Non-ferrous metallurgy represents 15% of Kazakhstani industrial production. Kazakhstani sources of minerals and raw materials (19% of the world’s deposits) are rich in zinc, bismuth (the largest deposits in CIS), copper, molybdenum, bauxites, cadmium (the second largest deposits in CIS) and other minerals. Kazakhstan is one of the world’s largest refined copper producing and exporting countries. Zhezkazgan copper field is a major raw materials base for the domestic copper industry, with annual production of more than 50% of the country’s total production. Development of the copper fields is being carried out by Kazakhmys Corporation. Despite the fact that the annual production has grown, exceeding the design capacity, investment in this industry has reduced by almost 1.5 times ($176.7m). Geological surveying also lacks investment. In 1996-2002 investment in the industry reached a total of $1.6bn.
Kazzinc is the leader in the production and processing of complex ores, with the share of 70% in the industry’s production. Besides, there are also other producers like Kazakhmys Corporation, N?v?-Zinc, and Shaimerden. Ore production volumes are increasing annually in proportion to the increase in investment. In 2002 investment reached $306.9m, which is thrice as much as 6 years ago. In general, about $1.7bn was invested in the industry in 1996-2002, with only 1% of this invested in geological surveying. This may lead to resource base recovery becoming impossible, because the supply of copper, lead and zinc ores will only last for 20-25 years.
Aluminium of Kazakhstan joint venture produces bauxites. The mineral and raw materials base comprises deposits which are on the balance of Krasnooktyabrsky and Torgai bauxite mining groups. Pavlodar aluminium plant has worked out a new process flow scheme for producing alumina, which allows the mineral to be extracted from low-rank bauxites. As a result, newly explored fields have made it possible to enlarge the raw materials base of the aluminium industry. A new scheme for producing of gallium, aluminium sulfate and sodium-sulfate mixture has been created in order to enhance usefulness of the developed fields. The total sum invested in 1996-2002 makes up $227.9m, including $32.5m placed in 2002.
Most of the gold fields are concentrated in Eastern Kazakhstan. Development is mostly taking place at the gold fields containing oxidized ores, which are suitable for heap leaching gold extraction. The largest enterprises in this industry are Altynalmas, Vassylkovskoye Zoloto, Altyn Tobe, Alel, Bakyrchik GDP, Andas-Altyn, Kazakhaltyn, Kazzinc, Yubileinoye, Maikayinzoloto, among others. There is a strong growth trend in Kazakhstan’s gold production, which has seen it almost double since 1998. The production is being increased, even exceeding design facilities. In 1996-2002 investment in the gold industry reached $524.9m, including $78.8m in 2002. However, investment in geological surveying reduced by more than 8 times, compared to 1996. The average deposit supply index is 20-30 years. The major task of the gold-mining industry is to apply new technologies for processing hard-to-extract ores and exploring fields containing high-grade, easily concentrated ores.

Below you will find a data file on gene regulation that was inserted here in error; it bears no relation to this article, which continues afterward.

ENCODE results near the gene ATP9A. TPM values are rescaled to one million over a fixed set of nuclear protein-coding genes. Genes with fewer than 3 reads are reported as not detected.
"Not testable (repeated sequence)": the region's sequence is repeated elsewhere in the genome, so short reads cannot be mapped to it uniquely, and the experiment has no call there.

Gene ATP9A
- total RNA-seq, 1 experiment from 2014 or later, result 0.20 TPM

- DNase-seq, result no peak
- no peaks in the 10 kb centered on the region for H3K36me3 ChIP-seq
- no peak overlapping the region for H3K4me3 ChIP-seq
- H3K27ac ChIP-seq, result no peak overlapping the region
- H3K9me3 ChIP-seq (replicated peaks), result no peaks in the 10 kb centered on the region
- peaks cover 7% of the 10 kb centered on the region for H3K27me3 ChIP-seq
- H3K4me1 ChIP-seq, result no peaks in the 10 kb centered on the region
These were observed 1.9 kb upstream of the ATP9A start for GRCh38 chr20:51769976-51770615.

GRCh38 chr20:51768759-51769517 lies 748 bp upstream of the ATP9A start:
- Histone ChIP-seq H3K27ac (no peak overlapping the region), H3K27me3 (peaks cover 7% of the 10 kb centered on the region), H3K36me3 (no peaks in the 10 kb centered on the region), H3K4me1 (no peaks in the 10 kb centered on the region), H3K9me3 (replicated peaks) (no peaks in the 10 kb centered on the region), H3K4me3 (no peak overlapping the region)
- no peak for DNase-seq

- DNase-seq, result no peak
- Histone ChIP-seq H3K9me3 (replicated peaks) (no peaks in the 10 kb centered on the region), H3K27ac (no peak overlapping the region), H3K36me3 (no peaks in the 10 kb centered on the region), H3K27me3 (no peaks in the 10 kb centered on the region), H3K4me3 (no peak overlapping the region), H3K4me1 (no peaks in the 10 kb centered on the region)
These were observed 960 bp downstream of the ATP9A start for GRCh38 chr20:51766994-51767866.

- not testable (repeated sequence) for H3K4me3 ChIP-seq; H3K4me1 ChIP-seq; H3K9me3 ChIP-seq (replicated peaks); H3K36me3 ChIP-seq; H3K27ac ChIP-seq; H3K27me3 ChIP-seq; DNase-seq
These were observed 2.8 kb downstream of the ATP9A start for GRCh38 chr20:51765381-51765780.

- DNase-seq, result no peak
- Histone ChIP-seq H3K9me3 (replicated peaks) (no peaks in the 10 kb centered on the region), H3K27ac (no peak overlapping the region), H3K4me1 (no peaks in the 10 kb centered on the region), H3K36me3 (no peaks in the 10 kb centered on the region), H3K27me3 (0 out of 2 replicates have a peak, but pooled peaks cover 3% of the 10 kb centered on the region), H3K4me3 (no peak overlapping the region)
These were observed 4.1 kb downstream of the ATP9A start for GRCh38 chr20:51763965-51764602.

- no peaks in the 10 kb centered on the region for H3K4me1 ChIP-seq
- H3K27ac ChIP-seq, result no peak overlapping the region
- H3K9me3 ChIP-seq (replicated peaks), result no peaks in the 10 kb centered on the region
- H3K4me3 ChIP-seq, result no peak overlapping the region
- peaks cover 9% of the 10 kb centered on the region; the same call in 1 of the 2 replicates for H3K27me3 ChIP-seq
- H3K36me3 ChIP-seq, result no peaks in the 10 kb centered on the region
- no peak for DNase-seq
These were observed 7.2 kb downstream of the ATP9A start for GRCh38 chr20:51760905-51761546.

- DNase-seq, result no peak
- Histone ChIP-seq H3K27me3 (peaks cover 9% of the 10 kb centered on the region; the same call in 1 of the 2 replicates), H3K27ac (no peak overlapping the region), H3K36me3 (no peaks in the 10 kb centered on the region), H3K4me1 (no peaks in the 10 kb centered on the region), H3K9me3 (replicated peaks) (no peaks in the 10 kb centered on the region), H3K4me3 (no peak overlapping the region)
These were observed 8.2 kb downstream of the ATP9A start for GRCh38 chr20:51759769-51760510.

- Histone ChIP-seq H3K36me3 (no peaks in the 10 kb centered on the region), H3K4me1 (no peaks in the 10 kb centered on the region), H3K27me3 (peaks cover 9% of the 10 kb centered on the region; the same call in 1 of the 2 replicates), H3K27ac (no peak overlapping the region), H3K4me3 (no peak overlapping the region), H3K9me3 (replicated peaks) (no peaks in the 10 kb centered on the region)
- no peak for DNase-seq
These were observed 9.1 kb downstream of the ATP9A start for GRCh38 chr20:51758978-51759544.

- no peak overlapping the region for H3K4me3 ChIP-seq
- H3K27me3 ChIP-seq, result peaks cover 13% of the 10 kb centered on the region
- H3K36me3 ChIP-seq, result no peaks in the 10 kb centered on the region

Many other solid and widely spread minerals, subsurface water and therapeutic muds are also being developed in Kazakhstan.
Social and Economic Indices
During 1996-2002 the number of workers at contract subsoil use facilities increased from 141,000 to 207,000. The cost of training the Kazakhstani workforce has increased by 4 times and makes up $23.2m. At the same time, community and local infrastructure development costs have reduced from $91.6m to $62.5m, compared to 2001 (table 2).
It should be noted that the specific costs for social sphere and local infrastructure have reduced by 1.6 times, despite the number of workers having increased. Whereas in 1996 allowances per worker made up $485 a year, today the sum is only $302 a year. $4,043.1m was spent on subcontracted work in 2002, which is 15 times more than in 1997. The distribution of subcontracted work by priority is as follows: services amount to $1,762.5m (43%), buying goods $605.8m (15%), construction of facilities $307m (8%), purchasing of equipment $205.5m (5%) and other kinds of work $1,162.3m (19%).
According to the 2002 results, the total taxes and payments by subsoil users to the state budget increased by 10 times (compared to 1996), making up 200,777m tenge, including an increase of 15 times in royalties (production tax) (i.e., royalties increased to 44,518.3m tenge, 22% of the total amount of taxes and payments by subsoil users). Most of the royalties were paid by foreign subsoil users (table 3).
1,789m tenge (40% of all royalties) was assigned to geological survey operations from the state budget in 1996, but only 1,978m tenge (4%) in 2002. The oil industry makes up more than 70% of the country’s total budget revenue.
Monitoring of license/contractual obligations fulfillment by subsoil users is performed automatically, based on state statistical accountability using forms Nos. 1-4 LKU, Summary of the Observance of License/Contractual Terms by Subsoil Users. This software allows officers to collect information in an efficient way and receive any reports from the source. A quarterly analysis of the results of subsoil users’ investment operations is made on the basis of this database in order to find out whether there are any problems, and make appropriate decisions.